Sold comparables are your best guide. If your agent will run a CMA without short sales and one of just short sales, then you can decide how to go. Unfortunately short sales and bank owned homes are part of the market. Often they are overpriced while active because listing agents need to try and get the top of the market to justify whatever offer eventually comes in.
Look for sold comps to provide your range and active comps to define your strategy. Best of luck.
There is truth to what your agent says, but it is more complicated than that.
When you are marketing your home it is a product in competition with other similar Homes (products) on the market. The key issue is what homes are your competition and how are they priced. In today's buyer's market buyers compare homes and prices on the Internet. They tend to look for bargains and ignore homes that are overpriced. There are increasingly more short sales on the market now. Nationally, they sell for an average of 81% of the price of non-short sale properties. That 19% discount, however, includes the fact that many short sales (not all) have suffered from neglect and need updating and/or repair. Short sales are definitely pulling prices down in Sussex County.
If there are short sales in your market that are in good condition and compete directly with you home in terms of location, size, bedrooms, baths, etc. then you need to compete with them on price. If not your better condition may be cause for a somewhat higher price. Short sales can take 2-6 months or more for an approval by the lender, so people who need certainty as to their closing date would not want a short sale and avoid those homes. The issue is your motivation. Pricing at the short sale level will probably get your home sold faster. At a higher price there is more risk since we can expect more short sales pulling down prices further in the months ahead.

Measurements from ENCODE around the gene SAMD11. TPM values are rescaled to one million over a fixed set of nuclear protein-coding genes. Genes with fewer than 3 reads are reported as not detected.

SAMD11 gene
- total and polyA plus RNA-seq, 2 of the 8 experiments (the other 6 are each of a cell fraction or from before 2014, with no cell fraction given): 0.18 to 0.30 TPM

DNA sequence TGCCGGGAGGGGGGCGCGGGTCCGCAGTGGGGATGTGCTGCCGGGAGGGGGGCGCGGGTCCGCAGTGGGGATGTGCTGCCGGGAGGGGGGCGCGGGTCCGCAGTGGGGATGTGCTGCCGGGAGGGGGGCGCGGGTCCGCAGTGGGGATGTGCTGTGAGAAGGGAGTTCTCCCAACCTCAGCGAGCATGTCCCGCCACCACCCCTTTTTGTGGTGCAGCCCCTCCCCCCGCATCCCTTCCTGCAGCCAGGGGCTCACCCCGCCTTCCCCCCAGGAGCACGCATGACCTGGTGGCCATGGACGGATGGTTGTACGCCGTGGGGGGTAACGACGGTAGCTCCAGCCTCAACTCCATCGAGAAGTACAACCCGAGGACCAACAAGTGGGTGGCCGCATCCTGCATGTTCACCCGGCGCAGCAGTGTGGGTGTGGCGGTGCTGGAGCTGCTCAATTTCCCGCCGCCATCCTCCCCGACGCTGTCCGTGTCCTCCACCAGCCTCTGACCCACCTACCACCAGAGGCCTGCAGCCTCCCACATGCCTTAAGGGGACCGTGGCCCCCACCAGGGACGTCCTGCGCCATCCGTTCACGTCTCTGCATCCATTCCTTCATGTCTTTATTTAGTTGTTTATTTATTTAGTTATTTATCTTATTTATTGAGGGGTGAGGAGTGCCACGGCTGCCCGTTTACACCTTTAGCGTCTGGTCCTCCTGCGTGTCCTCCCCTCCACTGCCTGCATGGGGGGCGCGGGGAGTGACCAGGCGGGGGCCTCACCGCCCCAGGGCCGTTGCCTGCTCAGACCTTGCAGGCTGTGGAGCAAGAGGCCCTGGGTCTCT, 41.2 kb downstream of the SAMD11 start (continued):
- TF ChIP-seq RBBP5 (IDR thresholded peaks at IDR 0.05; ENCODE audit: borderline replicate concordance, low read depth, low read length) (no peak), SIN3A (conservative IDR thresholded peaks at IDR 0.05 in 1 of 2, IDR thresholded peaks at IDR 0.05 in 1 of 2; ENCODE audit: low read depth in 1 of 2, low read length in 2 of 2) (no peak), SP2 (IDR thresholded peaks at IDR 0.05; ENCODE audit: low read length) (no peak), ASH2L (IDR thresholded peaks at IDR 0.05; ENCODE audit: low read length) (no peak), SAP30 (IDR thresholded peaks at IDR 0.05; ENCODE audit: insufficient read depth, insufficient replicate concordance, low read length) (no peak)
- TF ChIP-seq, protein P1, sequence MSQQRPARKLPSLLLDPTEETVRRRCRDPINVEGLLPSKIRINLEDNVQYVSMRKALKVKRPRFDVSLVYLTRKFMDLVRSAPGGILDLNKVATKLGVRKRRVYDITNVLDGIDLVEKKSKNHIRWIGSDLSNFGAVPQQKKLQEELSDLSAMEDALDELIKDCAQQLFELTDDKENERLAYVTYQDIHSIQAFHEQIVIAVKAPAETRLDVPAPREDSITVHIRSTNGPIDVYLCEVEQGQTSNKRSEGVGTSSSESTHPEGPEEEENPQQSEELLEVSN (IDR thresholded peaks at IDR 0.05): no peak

Lynn911 Dallas Realtor & Consultant, Loan Officer, Credit Repair Advisor
The Michael Group - Dallas Business Journal Top Ranked Realtors
There are some buyers that will shy away from Short Sales, and they can be cumbersome, but the process has improved generally and with the right resources, buyers can get them done. So assume that your buyer will also be looking at all comparables - including distressed sales.
Your goal - with the assistance of your agent - is to position your property so that it "pops" among available choices. I always advise my sellers to assume that there will be just one buyer that will be interested in our home and its comparables - position your home so that when that buyer comes along, you are the winner!
Good luck to you,
Unwavering Commitment to Service
When I do a market analysis for a seller, I do not include short sales unless they are the only homes on the market.
I work with many buyers who will not subject themselves to even looking at short sales. Sometimes it can take 18 months to get one through.
I would interview other agents if I were you.